PEACHES AND BRYZGALIADon't let the goals against/shots on goal (5/28) numbers fool you. Ilya Bryzgalov was a monster for the Flyers in net. His glove was amazing, and he absolutely outplayed Fleury. 
Watch this. 
THE HOCKEY GODS ARE WATCHINGThe Pens may have scored two of their goals on the power play, but karma bit them as well. We saw that in the form of two shorties, but also a diving call on Kris Letang for acting like he'd eaten an explosive when given a little love tap. No penalties were called in the third period after the refs apparently decided to put their whistles away. 
That's about all we have energy for tonight, though there was plenty more action in the game. No recap will do that one justice, and we can't wait to see what these teams have for us on Sunday. 
HIGHLIGHTS

Another struggling pitcher gets well against the Phillies' feeble hitters

Another struggling pitcher gets well against the Phillies' feeble hitters

BOX SCORE

MIAMI -- For struggling pitchers, facing the Phillies has become like a pilgrimage to Lourdes.
 
Another rival pitcher searching for a cure got it Monday night when the Phillies suffered their 23rd loss in the last 29 games. This time it was Miami Marlins right-hander Edinson Volquez. He pitched six shutout innings and allowed just three hits in leading his club to a 4-1 win over the Phillies, who fell to 6-20 in May (see Instant Replay).

Volquez had gone 16 starts between wins.
 
"Every loss stings, I don’t care who's pitching," manager Pete Mackanin said. "We're just in a rut. We've got to battle our way out of it. We have to show up tomorrow and get after it. We've got to get more than three or four hits in the game."
 
The Phillies had just four hits in the game. It was the fifth time in the last nine games that they've had four or fewer hits. Only one of the hits was for extra bases and one of the singles was an infield hit.
 
"Once again, we need more offense," Mackanin said.
 
Phillies starter Jeremy Hellickson completed a difficult month of May by allowing six hits, including a two-run homer, and four runs over six innings.
 
Hellickson surrendered a two-run homer to Derek Dietrich with two outs in the sixth and that was basically the ball game. Dietrich hit a high changeup. Back in April, that pitch would have been at the knees. But Hellickson has misplaced the pitch command that he needs to succeed.
 
Hellickson went 4-0 with a 1.80 ERA in five starts in April. In May, however, he went 1-3 with a 7.04 ERA in six starts. He was tagged for 35 hits, including nine homers, in 30 2/3 innings.
 
"Command in general," said Hellickson, describing his problem this month. "The biggest thing is not getting strike one, falling behind too much. I'm not getting the quick easy outs I was getting early in the season. I'm trying to get ahead, just missing."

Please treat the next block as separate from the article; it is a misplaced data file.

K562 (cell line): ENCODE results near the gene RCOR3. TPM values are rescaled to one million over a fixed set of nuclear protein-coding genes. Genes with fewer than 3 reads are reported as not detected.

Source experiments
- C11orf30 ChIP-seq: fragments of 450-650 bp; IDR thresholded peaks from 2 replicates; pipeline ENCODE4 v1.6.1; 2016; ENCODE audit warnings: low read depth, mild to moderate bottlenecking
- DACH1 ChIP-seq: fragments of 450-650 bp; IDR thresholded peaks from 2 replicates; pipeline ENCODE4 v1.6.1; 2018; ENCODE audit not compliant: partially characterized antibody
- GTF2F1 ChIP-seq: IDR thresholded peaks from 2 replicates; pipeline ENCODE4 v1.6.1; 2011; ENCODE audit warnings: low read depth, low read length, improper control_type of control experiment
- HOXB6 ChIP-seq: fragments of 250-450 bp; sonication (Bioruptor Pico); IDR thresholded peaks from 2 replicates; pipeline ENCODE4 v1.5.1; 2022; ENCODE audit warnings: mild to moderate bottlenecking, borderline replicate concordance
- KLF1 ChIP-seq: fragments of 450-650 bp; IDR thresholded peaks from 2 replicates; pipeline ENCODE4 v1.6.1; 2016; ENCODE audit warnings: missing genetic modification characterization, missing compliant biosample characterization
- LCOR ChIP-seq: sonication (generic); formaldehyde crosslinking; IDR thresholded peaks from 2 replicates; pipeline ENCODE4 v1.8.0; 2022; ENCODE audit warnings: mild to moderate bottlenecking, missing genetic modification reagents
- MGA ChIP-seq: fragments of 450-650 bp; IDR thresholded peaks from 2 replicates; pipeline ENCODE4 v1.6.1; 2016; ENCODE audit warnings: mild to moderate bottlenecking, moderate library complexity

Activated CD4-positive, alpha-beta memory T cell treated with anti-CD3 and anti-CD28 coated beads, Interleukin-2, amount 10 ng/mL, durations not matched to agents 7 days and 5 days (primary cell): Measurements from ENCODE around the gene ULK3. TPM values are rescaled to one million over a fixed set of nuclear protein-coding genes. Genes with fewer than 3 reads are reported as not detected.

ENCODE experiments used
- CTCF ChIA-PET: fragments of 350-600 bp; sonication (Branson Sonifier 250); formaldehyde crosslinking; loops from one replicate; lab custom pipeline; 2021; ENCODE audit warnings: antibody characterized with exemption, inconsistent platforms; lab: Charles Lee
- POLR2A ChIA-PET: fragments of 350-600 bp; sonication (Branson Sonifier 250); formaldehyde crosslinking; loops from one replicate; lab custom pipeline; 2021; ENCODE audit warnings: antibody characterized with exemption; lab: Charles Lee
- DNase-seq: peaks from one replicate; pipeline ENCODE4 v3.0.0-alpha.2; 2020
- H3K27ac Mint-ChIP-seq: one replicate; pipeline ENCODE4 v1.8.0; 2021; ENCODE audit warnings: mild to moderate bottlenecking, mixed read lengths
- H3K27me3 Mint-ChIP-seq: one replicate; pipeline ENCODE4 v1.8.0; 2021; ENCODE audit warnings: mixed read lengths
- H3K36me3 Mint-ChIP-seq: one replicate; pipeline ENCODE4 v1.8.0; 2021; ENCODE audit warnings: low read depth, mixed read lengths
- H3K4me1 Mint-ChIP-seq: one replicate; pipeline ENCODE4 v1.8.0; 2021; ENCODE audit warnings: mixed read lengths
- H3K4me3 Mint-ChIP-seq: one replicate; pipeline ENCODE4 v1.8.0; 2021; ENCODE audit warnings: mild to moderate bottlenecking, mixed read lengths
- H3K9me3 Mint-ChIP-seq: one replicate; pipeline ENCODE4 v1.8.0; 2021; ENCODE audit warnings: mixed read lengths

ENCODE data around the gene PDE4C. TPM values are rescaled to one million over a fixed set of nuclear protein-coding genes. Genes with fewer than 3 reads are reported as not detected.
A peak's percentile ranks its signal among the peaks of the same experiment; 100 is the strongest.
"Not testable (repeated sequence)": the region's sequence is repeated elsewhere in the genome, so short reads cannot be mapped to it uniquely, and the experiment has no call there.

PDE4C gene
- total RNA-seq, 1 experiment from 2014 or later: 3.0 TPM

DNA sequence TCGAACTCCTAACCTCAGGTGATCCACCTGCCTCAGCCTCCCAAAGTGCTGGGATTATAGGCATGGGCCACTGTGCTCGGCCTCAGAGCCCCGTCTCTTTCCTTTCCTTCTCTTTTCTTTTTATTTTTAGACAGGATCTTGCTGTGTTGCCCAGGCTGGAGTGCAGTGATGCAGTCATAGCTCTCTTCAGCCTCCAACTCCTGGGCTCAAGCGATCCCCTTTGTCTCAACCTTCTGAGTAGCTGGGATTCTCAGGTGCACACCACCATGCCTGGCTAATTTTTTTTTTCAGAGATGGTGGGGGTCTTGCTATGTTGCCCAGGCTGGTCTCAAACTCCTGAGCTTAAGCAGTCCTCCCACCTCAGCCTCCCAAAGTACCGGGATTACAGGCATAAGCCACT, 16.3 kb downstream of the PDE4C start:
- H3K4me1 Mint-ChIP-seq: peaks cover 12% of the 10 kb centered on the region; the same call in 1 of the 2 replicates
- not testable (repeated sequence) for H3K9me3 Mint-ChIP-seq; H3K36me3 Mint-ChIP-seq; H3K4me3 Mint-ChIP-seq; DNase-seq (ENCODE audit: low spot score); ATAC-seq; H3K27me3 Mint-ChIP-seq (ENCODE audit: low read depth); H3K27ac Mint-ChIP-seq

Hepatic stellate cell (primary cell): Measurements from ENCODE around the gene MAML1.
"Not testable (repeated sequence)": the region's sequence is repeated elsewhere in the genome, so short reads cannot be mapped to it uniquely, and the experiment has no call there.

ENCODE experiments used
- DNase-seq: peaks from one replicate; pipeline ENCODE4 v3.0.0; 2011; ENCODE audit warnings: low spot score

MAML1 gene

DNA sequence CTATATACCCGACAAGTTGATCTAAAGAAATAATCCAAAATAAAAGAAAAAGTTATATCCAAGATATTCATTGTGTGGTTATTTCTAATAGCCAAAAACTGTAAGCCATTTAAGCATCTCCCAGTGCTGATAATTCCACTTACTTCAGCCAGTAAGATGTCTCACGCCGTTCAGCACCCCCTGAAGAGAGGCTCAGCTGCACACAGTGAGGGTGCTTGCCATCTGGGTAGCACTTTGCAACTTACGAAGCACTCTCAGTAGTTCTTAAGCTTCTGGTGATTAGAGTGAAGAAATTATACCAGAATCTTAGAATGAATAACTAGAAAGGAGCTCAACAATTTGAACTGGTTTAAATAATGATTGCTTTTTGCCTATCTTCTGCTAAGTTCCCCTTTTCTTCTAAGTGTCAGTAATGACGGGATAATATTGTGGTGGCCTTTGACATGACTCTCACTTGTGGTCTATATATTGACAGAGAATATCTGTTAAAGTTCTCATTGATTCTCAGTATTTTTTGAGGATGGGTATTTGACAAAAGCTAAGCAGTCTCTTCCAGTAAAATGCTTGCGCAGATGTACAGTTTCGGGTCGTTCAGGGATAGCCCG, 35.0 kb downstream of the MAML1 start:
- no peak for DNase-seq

Volquez signed a two-year, $22 million deal with the Marlins over the winter, but it wasn't until this game that he delivered his first win. He entered the game 0-7 with a 4.82 ERA in nine starts.
 
The win was Volquez's first since Aug. 25, 2016, when he was a member of the Kansas City Royals.

Volquez isn't the first struggling pitcher to shine against the Phils recently. Eight days earlier, Pittsburgh's Chad Kuhl took a 6.69 ERA into a start against the Phils and pitched five shutout innings. In the series against Colorado, the Phillies were dominated by a pair of rookies. In the only game they won (in a late rally), they were held to one run over six innings by Tyler Anderson, who had entered that game with an ERA of 6.00. On Friday night, Cincinnati Reds right-hander Tim Adleman pitched eight shutout innings against the Phils and gave up just one hit in the best start of his life. He had come into that game with an ERA of 6.19.
 
So Volquez had to be heartened when he saw the Phillies on the schedule.
 
They are the get-well team for pitchers in need of a pick-me-up.
 
It's actually kind of sad.
 
With Odubel Herrera locked in the throes of the worst slump of his life and on the bench and Maikel Franco mired in a 2 for 21 slump and hitting .209, Mackanin is trying to push things a little. He gave Aaron Altherr the green light to steal with one out and runners on the corners in a one-run game in the sixth inning. Altherr was out at second on a close play and Tommy Joseph struck out to leave the runner at third.
 
The Marlins salted the game away in the bottom of the inning on Dietrich's homer.
 
"With our offense, I have to take chances," Mackanin said. "I can't sit around and wait for three hits in a row. We haven't been doing that."
 
The Phils have the worst record in the majors at 17-32.
 
They have lost eight of their last 10 and scored just 15 runs in the losses.
 
"It sucks," catcher Cameron Rupp said. "There's really no other way to put it. It's frustrating. But the only people that are going to help us are ourselves. Nobody's going to go out there and play for us, swing the bats, pitch, play defense. That's on us and we have to do a better job all around.